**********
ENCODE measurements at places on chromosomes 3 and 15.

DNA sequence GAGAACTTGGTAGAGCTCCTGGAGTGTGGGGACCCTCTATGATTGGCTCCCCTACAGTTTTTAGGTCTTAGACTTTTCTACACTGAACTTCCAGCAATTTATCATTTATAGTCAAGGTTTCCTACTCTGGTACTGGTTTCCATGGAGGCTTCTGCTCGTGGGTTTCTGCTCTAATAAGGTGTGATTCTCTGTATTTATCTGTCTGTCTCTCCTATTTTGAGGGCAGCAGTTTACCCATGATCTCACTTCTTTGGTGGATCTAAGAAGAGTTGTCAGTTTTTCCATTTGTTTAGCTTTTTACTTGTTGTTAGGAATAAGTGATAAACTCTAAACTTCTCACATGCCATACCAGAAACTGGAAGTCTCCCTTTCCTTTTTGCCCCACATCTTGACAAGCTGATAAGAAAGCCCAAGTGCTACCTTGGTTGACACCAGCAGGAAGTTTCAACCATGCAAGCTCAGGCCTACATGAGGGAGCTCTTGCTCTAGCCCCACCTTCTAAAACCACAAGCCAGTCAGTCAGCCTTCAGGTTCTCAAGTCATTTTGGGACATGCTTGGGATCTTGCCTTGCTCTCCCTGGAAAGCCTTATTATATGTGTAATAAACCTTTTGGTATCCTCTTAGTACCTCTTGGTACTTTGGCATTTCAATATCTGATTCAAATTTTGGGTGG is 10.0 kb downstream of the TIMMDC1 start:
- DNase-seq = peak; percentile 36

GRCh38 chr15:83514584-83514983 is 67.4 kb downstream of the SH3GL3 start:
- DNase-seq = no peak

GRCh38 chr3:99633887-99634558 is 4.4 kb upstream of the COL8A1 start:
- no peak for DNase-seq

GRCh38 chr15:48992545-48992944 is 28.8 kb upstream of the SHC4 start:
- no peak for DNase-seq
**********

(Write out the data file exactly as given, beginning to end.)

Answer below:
ENCODE measurements at places on chromosomes 3 and 15.

DNA sequence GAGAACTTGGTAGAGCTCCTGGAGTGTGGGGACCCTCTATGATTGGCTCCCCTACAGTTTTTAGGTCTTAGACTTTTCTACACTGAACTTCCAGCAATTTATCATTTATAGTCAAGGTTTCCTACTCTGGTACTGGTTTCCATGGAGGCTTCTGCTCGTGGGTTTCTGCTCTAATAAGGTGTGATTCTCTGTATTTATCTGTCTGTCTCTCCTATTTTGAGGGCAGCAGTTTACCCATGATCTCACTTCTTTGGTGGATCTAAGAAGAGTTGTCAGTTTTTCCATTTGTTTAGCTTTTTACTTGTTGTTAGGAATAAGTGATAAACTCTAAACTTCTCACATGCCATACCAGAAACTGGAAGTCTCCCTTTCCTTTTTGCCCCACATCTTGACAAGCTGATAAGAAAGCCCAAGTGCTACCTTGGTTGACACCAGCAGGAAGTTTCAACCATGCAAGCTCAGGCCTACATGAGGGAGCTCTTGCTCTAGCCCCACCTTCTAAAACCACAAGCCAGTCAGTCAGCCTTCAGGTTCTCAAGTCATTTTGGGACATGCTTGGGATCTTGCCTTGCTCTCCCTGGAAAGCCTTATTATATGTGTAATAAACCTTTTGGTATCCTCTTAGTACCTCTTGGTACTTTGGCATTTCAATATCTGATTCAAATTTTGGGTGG is 10.0 kb downstream of the TIMMDC1 start:
- DNase-seq = peak; percentile 36

GRCh38 chr15:83514584-83514983 is 67.4 kb downstream of the SH3GL3 start:
- DNase-seq = no peak

GRCh38 chr3:99633887-99634558 is 4.4 kb upstream of the COL8A1 start:
- no peak for DNase-seq

GRCh38 chr15:48992545-48992944 is 28.8 kb upstream of the SHC4 start:
- no peak for DNase-seq